The math textbook series was approved in 2012 and published in 2013 by the renowned People’s Education Press (PEP) and designed by Beijing Wu Yong Design Studio. Designer Wu Yong (吴勇) allegedly graduated from the prestigious Academy of Arts of Tsinghua University and he also came under fire on social media earlier this year.

According to the Ministry’s research, it was found that the PEP failed to thoroughly understand, implement, deploy and review textbook standards set by the central government. They also did not timely rectify the existing problems nor paid enough attention to readers’ opinions. The Teaching Material Bureau under the Ministry of Education also was found to have provided “insufficient guidance and supervision.”

In accordance with regulations, the relevant units and 27 members of staff were held accountable for their poor performance. Among them were the Party Committee Secretary of the PEP, President Huang Qiang (黄强), who received a “serious warning” from within the Party. The Chief Editor Guo Ge (郭戈) was removed from office, along with some others, including the person in charge of the editorial office for elementary school mathematics textbooks.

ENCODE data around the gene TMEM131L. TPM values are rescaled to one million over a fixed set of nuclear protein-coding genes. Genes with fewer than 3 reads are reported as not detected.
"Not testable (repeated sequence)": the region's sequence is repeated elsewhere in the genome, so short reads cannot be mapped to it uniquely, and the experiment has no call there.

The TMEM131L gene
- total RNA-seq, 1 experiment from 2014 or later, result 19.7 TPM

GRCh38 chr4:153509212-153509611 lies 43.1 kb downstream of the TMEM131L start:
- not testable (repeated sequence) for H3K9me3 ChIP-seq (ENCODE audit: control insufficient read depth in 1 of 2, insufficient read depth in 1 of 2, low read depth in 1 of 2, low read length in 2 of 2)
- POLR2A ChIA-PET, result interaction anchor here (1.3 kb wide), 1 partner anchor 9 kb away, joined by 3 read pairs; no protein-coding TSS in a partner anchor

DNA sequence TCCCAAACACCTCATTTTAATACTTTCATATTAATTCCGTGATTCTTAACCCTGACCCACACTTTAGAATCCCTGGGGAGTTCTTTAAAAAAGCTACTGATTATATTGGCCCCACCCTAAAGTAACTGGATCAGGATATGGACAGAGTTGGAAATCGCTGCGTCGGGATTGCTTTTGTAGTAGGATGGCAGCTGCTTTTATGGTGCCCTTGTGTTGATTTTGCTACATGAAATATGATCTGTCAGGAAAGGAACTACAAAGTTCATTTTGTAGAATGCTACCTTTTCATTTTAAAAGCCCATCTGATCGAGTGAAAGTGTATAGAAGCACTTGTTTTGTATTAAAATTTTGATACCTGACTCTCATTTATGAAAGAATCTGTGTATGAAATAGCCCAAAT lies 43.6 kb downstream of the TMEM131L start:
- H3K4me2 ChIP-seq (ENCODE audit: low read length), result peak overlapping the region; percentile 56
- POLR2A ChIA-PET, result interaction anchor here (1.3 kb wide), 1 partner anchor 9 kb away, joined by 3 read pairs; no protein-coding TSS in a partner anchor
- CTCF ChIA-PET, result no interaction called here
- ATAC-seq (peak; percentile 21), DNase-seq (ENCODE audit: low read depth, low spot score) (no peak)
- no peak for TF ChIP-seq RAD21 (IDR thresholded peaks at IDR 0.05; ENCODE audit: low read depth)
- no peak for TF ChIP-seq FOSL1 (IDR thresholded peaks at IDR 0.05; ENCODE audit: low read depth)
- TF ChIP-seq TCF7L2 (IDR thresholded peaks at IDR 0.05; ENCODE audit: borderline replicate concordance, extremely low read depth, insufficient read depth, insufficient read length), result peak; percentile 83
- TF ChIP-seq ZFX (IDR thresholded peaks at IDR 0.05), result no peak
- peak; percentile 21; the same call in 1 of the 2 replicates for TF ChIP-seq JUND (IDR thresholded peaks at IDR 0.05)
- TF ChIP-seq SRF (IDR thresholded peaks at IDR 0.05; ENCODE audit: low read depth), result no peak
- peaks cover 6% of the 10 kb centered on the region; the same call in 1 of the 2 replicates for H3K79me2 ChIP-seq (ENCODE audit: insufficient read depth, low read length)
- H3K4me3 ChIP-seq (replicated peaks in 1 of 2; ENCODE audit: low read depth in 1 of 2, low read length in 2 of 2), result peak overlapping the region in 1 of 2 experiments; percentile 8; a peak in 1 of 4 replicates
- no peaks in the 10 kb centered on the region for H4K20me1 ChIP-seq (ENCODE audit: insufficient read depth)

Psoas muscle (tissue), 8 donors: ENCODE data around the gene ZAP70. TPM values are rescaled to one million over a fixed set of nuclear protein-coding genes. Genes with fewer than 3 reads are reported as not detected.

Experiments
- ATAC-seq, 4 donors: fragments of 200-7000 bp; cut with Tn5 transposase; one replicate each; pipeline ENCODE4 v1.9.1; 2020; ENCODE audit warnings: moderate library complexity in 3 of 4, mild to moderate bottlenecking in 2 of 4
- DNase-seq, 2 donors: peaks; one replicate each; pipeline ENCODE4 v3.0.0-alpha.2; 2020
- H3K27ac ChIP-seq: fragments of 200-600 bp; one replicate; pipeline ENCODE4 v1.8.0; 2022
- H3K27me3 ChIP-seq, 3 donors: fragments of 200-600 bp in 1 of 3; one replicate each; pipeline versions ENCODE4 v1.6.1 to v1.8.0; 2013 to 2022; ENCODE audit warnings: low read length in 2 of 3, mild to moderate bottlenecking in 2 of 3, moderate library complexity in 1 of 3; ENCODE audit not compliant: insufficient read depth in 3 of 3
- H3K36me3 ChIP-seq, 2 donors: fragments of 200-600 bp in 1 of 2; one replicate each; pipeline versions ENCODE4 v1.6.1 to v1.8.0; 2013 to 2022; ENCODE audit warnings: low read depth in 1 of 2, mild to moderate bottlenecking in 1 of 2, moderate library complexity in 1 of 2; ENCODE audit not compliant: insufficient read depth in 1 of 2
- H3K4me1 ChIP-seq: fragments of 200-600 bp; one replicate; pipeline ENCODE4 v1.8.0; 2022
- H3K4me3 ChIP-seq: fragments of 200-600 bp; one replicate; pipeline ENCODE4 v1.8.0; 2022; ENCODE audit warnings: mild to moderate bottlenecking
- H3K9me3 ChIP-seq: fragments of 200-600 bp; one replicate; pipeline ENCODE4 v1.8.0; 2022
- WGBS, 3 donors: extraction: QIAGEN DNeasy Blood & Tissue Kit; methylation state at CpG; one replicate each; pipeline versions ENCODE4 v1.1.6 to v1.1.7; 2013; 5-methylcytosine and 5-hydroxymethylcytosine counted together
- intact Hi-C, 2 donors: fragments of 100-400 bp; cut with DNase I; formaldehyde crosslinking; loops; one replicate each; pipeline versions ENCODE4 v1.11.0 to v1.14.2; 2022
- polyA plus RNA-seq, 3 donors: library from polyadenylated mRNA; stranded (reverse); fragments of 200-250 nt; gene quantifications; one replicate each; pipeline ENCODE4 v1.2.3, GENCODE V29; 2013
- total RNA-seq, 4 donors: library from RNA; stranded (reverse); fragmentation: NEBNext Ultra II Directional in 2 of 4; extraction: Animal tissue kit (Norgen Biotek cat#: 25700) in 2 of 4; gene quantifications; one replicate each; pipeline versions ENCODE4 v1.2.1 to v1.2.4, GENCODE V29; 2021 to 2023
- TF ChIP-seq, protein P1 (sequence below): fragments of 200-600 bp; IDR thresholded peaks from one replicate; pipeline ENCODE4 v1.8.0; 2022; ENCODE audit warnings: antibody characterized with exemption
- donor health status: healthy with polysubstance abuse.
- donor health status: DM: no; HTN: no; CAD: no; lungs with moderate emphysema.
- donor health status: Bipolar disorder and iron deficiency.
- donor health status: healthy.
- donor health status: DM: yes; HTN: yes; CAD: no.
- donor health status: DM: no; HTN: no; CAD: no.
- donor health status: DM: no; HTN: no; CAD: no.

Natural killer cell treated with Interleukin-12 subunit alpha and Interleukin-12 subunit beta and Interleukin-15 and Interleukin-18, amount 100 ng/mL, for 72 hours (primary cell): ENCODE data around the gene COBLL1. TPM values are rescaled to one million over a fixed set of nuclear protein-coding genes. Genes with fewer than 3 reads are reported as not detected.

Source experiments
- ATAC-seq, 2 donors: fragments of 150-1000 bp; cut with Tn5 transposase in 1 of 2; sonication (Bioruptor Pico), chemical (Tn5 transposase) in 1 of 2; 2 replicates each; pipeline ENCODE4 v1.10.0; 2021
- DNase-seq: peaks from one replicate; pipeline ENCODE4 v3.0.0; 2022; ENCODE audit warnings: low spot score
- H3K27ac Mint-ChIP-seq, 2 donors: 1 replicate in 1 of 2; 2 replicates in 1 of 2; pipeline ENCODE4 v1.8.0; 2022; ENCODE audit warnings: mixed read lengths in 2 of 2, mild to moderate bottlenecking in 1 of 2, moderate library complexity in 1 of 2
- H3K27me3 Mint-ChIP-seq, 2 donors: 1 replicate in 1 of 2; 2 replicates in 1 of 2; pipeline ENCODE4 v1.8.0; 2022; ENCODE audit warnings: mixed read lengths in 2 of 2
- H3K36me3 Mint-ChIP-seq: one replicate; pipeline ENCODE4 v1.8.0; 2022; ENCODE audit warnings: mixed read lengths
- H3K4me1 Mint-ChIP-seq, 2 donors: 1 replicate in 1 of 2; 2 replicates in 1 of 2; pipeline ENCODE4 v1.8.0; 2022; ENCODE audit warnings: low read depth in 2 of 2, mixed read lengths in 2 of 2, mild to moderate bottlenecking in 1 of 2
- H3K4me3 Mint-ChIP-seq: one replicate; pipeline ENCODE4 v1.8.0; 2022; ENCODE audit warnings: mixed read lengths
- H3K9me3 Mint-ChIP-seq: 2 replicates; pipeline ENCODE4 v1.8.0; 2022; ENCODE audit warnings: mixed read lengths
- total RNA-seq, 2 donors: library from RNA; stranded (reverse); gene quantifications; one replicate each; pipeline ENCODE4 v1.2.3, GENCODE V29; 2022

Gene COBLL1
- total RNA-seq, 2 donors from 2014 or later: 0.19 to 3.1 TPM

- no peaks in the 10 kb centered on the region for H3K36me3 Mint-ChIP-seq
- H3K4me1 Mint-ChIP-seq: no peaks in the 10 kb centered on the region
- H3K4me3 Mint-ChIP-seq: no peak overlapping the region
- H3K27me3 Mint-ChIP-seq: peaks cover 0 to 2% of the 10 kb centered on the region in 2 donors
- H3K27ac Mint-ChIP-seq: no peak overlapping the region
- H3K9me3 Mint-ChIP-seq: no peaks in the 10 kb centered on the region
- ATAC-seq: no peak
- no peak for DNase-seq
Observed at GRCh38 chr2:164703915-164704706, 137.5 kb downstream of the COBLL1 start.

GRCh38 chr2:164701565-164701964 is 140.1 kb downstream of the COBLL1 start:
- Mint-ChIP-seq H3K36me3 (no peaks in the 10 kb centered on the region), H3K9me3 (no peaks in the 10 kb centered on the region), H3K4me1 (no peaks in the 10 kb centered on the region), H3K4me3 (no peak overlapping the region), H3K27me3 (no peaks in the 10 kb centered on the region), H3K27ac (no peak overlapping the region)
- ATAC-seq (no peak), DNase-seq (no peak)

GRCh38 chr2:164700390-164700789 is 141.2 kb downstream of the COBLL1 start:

Illustrator Wu Yong, along with two others designers, will also need to find another job as they will never be allowed to work on national school textbooks or other related projects again.

A hashtag about the research’s findings went trending on Weibo on Monday (#教育部通报教材插图问题调查结果#) and received over 280 million clicks. A hashtag about Wu Yong no longer being employed by the PEP (#不再聘请吴勇从事教材设计工作#) more than 350 million views.

Although many people are glad to read a follow-up to this story, there is also some criticism. Some people mention how the investigation is basically a departmental self-investigation since the People’s Education Press (PEP) is a publishing house under the direct leadership of the Ministry of Education. They say that some of the punishments are too light because people are just being disciplined through departmental guidelines and regulations.

Along with the conclusion of the investigation into ugly schoolbooks gate, the new schoolbook illustrations were also published on Monday.

Although most social media users said the new drawing were “much better,” there were still some complaints. “They’re basic, but at least they’re normal,” some commenters wrote.

“They changed it, and it’s good enough,” some Weibo users wrote: “At least these illustrations don’t make me uncomfortable.”

By Manya Koetse